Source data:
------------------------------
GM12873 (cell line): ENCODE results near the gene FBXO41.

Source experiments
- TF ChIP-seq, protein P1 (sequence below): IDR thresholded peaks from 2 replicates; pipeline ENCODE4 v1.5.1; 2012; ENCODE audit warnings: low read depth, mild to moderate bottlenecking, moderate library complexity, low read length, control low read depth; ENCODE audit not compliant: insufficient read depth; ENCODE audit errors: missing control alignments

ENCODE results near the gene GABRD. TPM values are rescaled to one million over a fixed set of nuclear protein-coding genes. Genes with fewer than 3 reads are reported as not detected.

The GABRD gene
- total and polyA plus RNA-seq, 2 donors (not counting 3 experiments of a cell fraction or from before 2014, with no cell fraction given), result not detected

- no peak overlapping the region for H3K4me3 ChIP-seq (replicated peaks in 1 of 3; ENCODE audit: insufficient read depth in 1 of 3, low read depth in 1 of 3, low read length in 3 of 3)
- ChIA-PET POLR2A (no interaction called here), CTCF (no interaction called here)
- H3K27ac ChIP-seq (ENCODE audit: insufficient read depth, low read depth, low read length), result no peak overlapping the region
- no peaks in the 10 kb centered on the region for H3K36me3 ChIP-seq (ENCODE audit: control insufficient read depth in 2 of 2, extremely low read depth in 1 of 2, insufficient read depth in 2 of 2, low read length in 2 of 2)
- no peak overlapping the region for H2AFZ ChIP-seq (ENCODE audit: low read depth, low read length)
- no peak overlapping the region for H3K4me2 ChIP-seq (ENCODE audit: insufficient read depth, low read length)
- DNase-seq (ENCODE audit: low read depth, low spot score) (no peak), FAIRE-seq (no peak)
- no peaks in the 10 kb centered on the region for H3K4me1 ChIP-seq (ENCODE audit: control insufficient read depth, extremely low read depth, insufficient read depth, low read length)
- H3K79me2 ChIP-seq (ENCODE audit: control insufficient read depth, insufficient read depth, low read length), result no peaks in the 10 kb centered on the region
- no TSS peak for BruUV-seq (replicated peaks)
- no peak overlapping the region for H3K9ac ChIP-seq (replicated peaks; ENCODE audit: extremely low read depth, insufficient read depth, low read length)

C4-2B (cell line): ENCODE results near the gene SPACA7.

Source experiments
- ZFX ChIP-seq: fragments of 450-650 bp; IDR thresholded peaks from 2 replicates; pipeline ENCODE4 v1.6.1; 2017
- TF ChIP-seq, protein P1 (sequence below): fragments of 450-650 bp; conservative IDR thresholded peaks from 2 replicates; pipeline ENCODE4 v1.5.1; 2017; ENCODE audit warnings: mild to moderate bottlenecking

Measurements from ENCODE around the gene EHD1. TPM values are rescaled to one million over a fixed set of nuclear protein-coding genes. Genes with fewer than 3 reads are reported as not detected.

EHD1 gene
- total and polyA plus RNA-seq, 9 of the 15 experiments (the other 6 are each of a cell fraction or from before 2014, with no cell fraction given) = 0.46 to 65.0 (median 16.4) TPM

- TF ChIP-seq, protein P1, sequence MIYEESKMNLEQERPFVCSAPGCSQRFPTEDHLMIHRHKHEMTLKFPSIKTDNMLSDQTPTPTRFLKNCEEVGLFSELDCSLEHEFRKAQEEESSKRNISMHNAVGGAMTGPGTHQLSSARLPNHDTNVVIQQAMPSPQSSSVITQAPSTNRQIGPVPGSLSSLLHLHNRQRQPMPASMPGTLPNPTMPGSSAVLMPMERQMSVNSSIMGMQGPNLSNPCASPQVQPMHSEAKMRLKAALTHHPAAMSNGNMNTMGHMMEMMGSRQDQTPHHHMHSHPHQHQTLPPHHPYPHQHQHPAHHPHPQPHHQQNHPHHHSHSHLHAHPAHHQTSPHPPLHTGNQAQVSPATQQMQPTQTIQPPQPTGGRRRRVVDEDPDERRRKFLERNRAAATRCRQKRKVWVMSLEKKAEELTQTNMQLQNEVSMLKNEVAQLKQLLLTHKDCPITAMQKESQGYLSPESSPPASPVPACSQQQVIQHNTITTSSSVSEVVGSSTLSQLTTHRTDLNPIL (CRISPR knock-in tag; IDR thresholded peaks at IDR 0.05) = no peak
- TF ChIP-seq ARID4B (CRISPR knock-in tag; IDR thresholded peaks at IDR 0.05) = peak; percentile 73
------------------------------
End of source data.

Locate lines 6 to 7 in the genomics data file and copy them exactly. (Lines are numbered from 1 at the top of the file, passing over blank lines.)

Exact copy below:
- total and polyA plus RNA-seq, 2 donors (not counting 3 experiments of a cell fraction or from before 2014, with no cell fraction given), result not detected

- no peak overlapping the region for H3K4me3 ChIP-seq (replicated peaks in 1 of 3; ENCODE audit: insufficient read depth in 1 of 3, low read depth in 1 of 3, low read length in 3 of 3)